Choosing the right pair of wedding shoes: A guide with Herring Shoes
- Credit: Archant
There’s lots to think about and organise for a wedding so getting a good pair of formal shoes may sometimes be forgotten. We’ve enlisted the help of Herring Shoes for this handy guide to buying the perfect pair of wedding shoes
At any wedding the groom will spend hours on their feet talking to distant relatives and dancing the night away. For comfort purposes and to make sure you look good on the dancefloor, getting the right pair of dress shoes is vital.
With so many different styles and materials to choose from, it can be difficult to know where you should start when looking at the shoes you’ll say ‘I do’ in.
This guide will cover the various factors that will go into forming your decision, the preparation you have to complete before and after you’ve chosen your perfect wedding shoe and we will also break down how appropriate certain styles will be for certain weddings.
There are many factors that will influence the style of shoe you opt for but a good place to start for the majority of grooms having a traditional wedding will be the classic black Oxford.
Jason Simmonds of Herring Shoes - a family-owned business based in Kingsbridge which operates largely online - advises a ‘safety first’ approach for most grooms.
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“They may not have have a strong idea of what they want, they just don’t want to get it wrong,” he says. “We would advise keeping it traditional and classic and with that you can’t go wrong.”
Jason describes the black or brown Oxford as a “perennial favourite” with a narrow shape that looks best when paired with a formal outfit. “If you’ve got a traditional suit with full-length leg then you’d want a sleek Oxford to mirror the sleekness of the suit,” he says.
Dark colours are still the most popular choice but there can be the option of trying a two-tone combination in a brogue style for something a little different.
Herring’s Farnham two-tone brogues in chestnut and navy are a good example of how tradition can be combined with a little more jazz. Jason says they will go well with a navy suit and have a “traditional look with a little more interest rather than just being a simple shoe”.
Some grooms may well be inclined to move away from the most formal outfits and this is when there may be more scope for experimentation. “If you’re aiming for a turned-up, chino-style look then going for a boot could be a good idea. This can be quite trendy but is pretty out there,” says Jason.
A lot goes into deciding on a wedding shoe. A groom’s personal preference will certainly play a big role but first and foremost you will have to speak to your partner and find out what sort of style they’d like to see you in. After all, who knows your style better than the person you’re going to spend the rest of your life with?
Coordinating with groomsmen will be the next factor for the groom to bear in mind.
Sometimes it’ll be as simple as the groomsmen going for the same pair as the groom while there is also the option to “go for a contrast that is still complimentary” says Jason.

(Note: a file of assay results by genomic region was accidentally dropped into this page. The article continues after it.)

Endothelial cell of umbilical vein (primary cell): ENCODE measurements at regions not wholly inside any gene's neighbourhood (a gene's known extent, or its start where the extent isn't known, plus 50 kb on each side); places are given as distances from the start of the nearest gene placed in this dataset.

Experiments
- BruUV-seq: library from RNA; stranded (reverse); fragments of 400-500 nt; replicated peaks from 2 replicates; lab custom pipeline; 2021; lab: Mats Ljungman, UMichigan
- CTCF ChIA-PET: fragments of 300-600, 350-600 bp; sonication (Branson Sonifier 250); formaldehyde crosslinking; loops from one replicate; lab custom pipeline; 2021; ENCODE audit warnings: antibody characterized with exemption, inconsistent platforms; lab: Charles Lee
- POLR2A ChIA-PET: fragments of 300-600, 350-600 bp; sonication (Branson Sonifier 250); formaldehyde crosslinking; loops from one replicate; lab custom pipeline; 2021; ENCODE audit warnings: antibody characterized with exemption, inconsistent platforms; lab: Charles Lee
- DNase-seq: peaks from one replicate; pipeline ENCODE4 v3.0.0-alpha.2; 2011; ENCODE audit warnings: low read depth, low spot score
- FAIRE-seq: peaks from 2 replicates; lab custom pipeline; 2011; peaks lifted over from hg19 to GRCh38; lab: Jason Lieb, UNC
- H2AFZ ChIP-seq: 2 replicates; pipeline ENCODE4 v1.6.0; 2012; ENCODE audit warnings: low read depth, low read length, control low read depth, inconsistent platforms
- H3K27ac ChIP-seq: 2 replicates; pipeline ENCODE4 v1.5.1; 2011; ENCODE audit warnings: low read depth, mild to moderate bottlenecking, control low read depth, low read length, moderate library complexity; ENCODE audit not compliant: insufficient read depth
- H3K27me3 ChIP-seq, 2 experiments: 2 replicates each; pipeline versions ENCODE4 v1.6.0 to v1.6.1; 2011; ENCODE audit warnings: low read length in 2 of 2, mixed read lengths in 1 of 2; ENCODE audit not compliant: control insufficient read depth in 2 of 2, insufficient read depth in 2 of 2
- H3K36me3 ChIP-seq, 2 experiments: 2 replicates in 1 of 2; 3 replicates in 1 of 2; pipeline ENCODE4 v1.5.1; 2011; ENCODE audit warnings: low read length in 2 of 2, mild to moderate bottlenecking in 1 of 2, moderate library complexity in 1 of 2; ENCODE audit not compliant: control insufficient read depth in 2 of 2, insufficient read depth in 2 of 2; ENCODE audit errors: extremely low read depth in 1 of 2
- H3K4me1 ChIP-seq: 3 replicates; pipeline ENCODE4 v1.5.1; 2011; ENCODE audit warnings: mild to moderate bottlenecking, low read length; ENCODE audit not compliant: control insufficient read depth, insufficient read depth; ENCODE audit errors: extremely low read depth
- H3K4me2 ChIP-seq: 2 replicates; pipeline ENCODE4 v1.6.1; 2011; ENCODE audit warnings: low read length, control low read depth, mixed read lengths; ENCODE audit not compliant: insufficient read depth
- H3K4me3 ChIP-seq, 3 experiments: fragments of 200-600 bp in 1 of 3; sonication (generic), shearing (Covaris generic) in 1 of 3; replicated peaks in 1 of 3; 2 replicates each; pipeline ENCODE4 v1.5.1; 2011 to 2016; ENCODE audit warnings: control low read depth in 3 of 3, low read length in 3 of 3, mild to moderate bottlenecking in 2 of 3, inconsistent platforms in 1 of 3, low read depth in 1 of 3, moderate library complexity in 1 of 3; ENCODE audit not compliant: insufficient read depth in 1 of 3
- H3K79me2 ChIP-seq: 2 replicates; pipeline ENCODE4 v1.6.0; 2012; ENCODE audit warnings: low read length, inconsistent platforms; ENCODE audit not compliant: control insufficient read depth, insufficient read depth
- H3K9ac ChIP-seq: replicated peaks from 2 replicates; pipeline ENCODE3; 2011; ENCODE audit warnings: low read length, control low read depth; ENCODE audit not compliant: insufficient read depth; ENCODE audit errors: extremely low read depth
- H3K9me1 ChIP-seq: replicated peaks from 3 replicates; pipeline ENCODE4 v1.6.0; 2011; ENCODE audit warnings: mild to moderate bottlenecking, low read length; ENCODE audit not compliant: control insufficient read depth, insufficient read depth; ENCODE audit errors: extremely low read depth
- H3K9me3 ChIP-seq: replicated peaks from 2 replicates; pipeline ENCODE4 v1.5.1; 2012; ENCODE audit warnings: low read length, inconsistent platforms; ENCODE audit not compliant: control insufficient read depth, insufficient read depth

If the groomsmen do wear something different to the groom, the chosen shoe cannot be more attention-grabbing than the groom’s.
“If the groom’s wearing a very traditional style then groomsmen must also have a very traditional style. But if he’s jazzing it up with a black and white two-tone for example, then they might also go for something that has a little more jazz about it.”
Traditional designer styles and colours will be the best option for winter weddings but if you’re getting married in the warmer months then something a little lighter in weight and colour can work well.
Jason suggests Herring’s Henley two-tone brogues, a lighter shoe made of leather and canvas that would be “absolutely perfect for summer weddings”.
Similarly, Jason says a relaxed loafer like the Matisse can work equally well for a relaxed summer occasion.
Against all the other things you’ll have to prepare for the wedding, sorting your shoes out may not seem like a high priority but it should be. When you feel confident in your footwear, everything else will seem that much easier.
A prudent approach will be to treat your purchase as a dress shoe investment for the future, not just for the day. Jason describes Herring’s £225 - £275 price point as the “sweet spot” where quality, variety and value for money meet - these are the shoes that will last for years after your wedding is long finished.
To allow for deliveries and returns as you search for the best size and style, try and get your shoes sorted as early as possible once you’ve set a date.
Jason explains: “Preparation is key, especially if you want to get your groomsmen tied in.”
It may sound obvious but giving yourself time to wear in the shoes is just about the most important piece of preparation you can do. In a cheap, poorly made pair of shoes, a day of walking, standing and dancing will inevitably end in a blister or two.
“A quality shoe will not feel comfortable from the first moment you slip it on,” says Jason. “The quality components that make it last will mean they are fairly rigid so your foot has to break it in and the sole has to mould to your foot.”
Herring Shoes - who offer free UK deliveries and returns - have been in operation since 1966, designing their own shoes that are mostly manufactured by well-respected British factories. Each pair of shoes they produce is a heritage piece.
“Getting married is a stressful time and you want to make it as easy as possible,” says Jason. “It’s worth spending that extra bit of money for a quality pair of British shoes as they will be part of a treasured memory for years to come.”